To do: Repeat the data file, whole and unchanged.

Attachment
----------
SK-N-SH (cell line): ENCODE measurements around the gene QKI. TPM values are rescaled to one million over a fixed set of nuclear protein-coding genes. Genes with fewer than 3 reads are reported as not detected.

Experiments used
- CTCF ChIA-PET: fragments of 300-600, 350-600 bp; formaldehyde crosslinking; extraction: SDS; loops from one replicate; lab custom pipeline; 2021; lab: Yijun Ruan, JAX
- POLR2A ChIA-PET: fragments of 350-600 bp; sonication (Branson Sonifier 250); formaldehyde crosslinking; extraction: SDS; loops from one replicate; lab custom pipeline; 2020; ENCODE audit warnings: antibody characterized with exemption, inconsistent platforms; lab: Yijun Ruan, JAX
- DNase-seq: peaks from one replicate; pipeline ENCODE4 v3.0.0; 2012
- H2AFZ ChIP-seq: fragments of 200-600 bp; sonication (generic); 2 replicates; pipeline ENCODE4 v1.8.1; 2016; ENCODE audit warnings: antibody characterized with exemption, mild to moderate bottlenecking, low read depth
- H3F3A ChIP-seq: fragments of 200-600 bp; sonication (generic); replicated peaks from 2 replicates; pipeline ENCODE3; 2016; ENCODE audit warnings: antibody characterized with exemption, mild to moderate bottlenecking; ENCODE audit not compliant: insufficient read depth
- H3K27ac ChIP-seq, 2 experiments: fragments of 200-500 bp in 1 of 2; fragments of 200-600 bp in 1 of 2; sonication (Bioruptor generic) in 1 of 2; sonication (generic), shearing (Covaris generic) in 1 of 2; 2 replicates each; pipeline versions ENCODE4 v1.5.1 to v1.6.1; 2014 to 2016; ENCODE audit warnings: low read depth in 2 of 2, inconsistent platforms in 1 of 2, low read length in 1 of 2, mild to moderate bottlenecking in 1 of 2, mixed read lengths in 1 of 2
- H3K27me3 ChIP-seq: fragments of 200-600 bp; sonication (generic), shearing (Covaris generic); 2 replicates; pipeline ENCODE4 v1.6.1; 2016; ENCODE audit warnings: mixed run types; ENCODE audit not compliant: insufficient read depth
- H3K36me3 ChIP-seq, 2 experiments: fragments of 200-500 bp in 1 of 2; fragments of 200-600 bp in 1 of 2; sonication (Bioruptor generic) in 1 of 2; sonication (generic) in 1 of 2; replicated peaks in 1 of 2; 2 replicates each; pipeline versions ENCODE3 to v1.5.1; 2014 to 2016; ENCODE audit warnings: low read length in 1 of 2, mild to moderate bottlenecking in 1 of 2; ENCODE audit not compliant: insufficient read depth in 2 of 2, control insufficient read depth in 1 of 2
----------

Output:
SK-N-SH (cell line): ENCODE measurements around the gene QKI. TPM values are rescaled to one million over a fixed set of nuclear protein-coding genes. Genes with fewer than 3 reads are reported as not detected.

Experiments used
- CTCF ChIA-PET: fragments of 300-600, 350-600 bp; formaldehyde crosslinking; extraction: SDS; loops from one replicate; lab custom pipeline; 2021; lab: Yijun Ruan, JAX
- POLR2A ChIA-PET: fragments of 350-600 bp; sonication (Branson Sonifier 250); formaldehyde crosslinking; extraction: SDS; loops from one replicate; lab custom pipeline; 2020; ENCODE audit warnings: antibody characterized with exemption, inconsistent platforms; lab: Yijun Ruan, JAX
- DNase-seq: peaks from one replicate; pipeline ENCODE4 v3.0.0; 2012
- H2AFZ ChIP-seq: fragments of 200-600 bp; sonication (generic); 2 replicates; pipeline ENCODE4 v1.8.1; 2016; ENCODE audit warnings: antibody characterized with exemption, mild to moderate bottlenecking, low read depth
- H3F3A ChIP-seq: fragments of 200-600 bp; sonication (generic); replicated peaks from 2 replicates; pipeline ENCODE3; 2016; ENCODE audit warnings: antibody characterized with exemption, mild to moderate bottlenecking; ENCODE audit not compliant: insufficient read depth
- H3K27ac ChIP-seq, 2 experiments: fragments of 200-500 bp in 1 of 2; fragments of 200-600 bp in 1 of 2; sonication (Bioruptor generic) in 1 of 2; sonication (generic), shearing (Covaris generic) in 1 of 2; 2 replicates each; pipeline versions ENCODE4 v1.5.1 to v1.6.1; 2014 to 2016; ENCODE audit warnings: low read depth in 2 of 2, inconsistent platforms in 1 of 2, low read length in 1 of 2, mild to moderate bottlenecking in 1 of 2, mixed read lengths in 1 of 2
- H3K27me3 ChIP-seq: fragments of 200-600 bp; sonication (generic), shearing (Covaris generic); 2 replicates; pipeline ENCODE4 v1.6.1; 2016; ENCODE audit warnings: mixed run types; ENCODE audit not compliant: insufficient read depth
- H3K36me3 ChIP-seq, 2 experiments: fragments of 200-500 bp in 1 of 2; fragments of 200-600 bp in 1 of 2; sonication (Bioruptor generic) in 1 of 2; sonication (generic) in 1 of 2; replicated peaks in 1 of 2; 2 replicates each; pipeline versions ENCODE3 to v1.5.1; 2014 to 2016; ENCODE audit warnings: low read length in 1 of 2, mild to moderate bottlenecking in 1 of 2; ENCODE audit not compliant: insufficient read depth in 2 of 2, control insufficient read depth in 1 of 2